posted on April 07, 2014 16:28
Nebraska has many options if you’re considering working in a rural or underserved area. We’ve compiled information on several pertinent recruitment and retention topics from the Nebraska Office of Rural Health’s website including information on:
- Recruitment and Retention Assistance in Nebraska
- State-Funded Student Loan and Loan Repayment Programs
- Federal Scholarship and Loan Repayment Programs
- State and Federal Shortage Areas
- Nebraska's State 30 J1 Visa Waiver Program
- Health Care Facilities Designated to Serve Underserved Areas or Populations
To learn more about any of these Nebraska programs, please contact our Nebraska 3RNet member, Tom Rauner.
There are a number of programs available to assist rural or underserved communities and candidates to make a job opportunity match.
If you’re a job seeker, you may view job opportunities posted by Nebraska communities on the web page and contact the individual at the local community/clinic. The Office of Rural Health staff is available to provide information to both the recruiting community and the candidates.
The Office of Rural Health staff will provide assistance with a variety of questions you may have regarding the recruitment and retention process.
Nebraska has two long running programs for health professionals interested in working in underserved areas.
The Nebraska Student Loan Program awards student loans to medical, physician assistant, dental and graduate-level mental health students attending school in Nebraska. These students must be Nebraska residents and agree to practice one year in a state-designated shortage area for each year a loan is received.
The Nebraska Loan Repayment Program helps qualified health professionals pay their education debts. It requires a 50 percent local match with state funds, with an annual maximum of $40,000.
The Nebraska Loan Repayment Program requires a three-year practice obligation in a state-designated shortage area.
Federal scholarship and loan repayment programs are available through the National Health Service Corps.
The National Health Service Corps works to help medically underserved communities recruit and retain primary care clinicians. These clinicians include primary health care providers, dental providers and mental and behavioral health professionals.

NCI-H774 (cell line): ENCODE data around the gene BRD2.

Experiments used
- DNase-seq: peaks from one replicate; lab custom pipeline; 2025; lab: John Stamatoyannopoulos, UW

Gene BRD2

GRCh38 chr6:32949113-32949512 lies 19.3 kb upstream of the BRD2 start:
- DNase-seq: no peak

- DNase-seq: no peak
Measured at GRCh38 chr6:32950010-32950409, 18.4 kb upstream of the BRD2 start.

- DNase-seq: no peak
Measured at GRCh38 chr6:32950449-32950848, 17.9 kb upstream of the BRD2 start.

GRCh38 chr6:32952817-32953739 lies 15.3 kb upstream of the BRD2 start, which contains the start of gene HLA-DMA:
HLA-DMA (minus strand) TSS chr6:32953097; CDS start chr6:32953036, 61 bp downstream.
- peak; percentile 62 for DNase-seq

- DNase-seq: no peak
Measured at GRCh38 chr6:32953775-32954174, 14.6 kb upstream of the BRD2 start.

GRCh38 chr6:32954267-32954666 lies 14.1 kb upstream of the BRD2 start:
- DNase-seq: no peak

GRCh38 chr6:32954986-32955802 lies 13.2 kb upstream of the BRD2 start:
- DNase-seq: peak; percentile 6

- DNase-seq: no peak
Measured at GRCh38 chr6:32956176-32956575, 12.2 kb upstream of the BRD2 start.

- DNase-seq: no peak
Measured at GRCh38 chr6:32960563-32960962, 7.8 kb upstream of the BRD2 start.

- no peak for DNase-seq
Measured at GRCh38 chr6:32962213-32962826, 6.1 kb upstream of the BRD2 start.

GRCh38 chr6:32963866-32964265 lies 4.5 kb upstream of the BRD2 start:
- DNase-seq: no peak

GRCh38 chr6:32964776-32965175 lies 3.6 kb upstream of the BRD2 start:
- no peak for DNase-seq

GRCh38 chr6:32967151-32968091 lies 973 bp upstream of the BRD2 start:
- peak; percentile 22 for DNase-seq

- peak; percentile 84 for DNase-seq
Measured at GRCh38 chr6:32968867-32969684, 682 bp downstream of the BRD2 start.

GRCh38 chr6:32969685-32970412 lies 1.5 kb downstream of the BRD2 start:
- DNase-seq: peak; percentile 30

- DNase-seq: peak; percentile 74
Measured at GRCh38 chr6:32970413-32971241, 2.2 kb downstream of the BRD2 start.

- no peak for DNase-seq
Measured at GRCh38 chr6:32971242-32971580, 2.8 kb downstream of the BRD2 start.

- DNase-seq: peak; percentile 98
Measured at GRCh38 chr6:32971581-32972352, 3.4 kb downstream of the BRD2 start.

In Nebraska, there are currently 50 National Health Service Corps providers under obligation who are providing services in underserved areas.
There are a variety of state and federal programs which require a shortage area designation for one to be eligible to participate. The Office of Rural Health provides the most up-to-date information on designations in Nebraska.
The Nebraska State 30 J-1 Visa Waiver Program is a voluntary program administered within the Office of Rural Health. The program is intended to help provide federal shortage areas with physician services where U.S. trained physicians will not locate.
Communities may submit applications which meet the Nebraska State 30 J-1 waiver guidelines. The applications are reviewed by the Office of Rural Health, and then are sponsored or denied by the Health and Human Services Chief Medical Officer.
The review and sponsorship decision by the State of Nebraska is determined within two weeks and the review and approval process by the Department of State and Citizenship and Immigration Service takes approximately four months.
Medicare-certified Rural Health Clinics, Community and Migrant Health Centers, and Indian Health Service funded clinics are types of health clinics which are located in federal shortage areas to enhance access to health care services.
Medicare-certified rural health clinics are created to serve rural underserved areas with affordable and accessible primary health care services. To learn more about Medicare-certified rural health clinics visit the National Association of Rural Health Clinics web site http://www.narhc.org/.
Community and Migrant Health Centers exist to provide affordable, accessible and acceptable primary health care in Nebraska. To learn more about Community and Migrant Health Centers visit the Nebraska Primary Care Association web site http://hcanebraska.org.
Community and Migrant Health Centers are designated as Federally Qualified Health Centers.
Indian Health Service clinics are established to serve Native American tribal populations residing on and off reservation land with culturally appropriate primary health care services. To learn more about Indian Health Service clinics visit the Indian Health Services web site http://www.ihs.gov/. Indian Health Service clinics are designated as Federally Qualified Health Centers.